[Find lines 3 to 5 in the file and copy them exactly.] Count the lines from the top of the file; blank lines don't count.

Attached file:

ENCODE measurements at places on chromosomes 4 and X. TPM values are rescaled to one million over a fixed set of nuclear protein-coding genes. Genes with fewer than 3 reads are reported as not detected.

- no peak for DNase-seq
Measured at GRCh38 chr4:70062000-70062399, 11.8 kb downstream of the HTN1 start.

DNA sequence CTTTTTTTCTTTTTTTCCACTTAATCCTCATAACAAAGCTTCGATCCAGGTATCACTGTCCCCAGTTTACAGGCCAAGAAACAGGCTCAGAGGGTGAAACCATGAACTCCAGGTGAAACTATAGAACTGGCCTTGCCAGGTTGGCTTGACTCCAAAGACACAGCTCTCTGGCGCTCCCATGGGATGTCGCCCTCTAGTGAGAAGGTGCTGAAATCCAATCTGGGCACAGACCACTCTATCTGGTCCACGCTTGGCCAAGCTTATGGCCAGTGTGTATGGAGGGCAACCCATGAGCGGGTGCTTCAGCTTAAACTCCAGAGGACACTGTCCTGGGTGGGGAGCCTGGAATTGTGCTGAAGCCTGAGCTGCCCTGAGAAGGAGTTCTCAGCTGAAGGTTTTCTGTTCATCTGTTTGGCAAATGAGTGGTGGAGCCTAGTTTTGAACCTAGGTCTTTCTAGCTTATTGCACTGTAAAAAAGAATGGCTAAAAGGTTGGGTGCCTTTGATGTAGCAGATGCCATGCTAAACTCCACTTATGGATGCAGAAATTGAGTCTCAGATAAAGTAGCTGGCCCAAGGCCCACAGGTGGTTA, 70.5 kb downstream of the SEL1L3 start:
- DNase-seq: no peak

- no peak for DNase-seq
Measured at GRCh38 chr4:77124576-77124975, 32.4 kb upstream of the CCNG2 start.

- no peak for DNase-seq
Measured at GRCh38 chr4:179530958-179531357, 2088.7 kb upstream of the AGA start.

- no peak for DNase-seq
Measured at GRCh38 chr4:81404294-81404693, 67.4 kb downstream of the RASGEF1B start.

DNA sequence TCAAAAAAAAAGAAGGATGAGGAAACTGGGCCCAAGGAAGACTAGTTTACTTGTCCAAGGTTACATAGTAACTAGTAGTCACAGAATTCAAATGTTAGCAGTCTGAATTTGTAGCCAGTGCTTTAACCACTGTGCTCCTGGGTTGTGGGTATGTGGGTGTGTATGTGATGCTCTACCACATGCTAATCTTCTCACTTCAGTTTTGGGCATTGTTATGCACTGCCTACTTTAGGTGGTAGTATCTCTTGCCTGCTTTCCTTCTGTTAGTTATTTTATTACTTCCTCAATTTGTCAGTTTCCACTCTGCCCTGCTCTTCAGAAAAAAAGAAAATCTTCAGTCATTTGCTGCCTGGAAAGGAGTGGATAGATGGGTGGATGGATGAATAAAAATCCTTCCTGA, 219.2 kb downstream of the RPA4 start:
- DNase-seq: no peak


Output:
Measured at GRCh38 chr4:70062000-70062399, 11.8 kb downstream of the HTN1 start.

DNA sequence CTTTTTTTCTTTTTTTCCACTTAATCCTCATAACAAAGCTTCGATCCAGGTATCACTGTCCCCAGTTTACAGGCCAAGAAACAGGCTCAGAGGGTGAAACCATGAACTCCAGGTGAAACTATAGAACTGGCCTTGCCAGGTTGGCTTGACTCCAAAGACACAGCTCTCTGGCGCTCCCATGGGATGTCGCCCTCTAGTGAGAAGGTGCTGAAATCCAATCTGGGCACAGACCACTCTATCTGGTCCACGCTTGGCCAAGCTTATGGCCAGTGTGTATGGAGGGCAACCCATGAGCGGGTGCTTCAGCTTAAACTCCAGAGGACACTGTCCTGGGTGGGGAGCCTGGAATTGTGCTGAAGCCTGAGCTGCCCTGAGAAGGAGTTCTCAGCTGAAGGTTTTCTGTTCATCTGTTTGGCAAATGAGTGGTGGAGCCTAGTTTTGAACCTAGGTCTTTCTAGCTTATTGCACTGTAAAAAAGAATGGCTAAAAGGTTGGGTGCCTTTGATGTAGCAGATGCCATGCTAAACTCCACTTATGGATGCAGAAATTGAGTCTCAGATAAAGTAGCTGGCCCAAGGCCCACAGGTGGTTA, 70.5 kb downstream of the SEL1L3 start:
- DNase-seq: no peak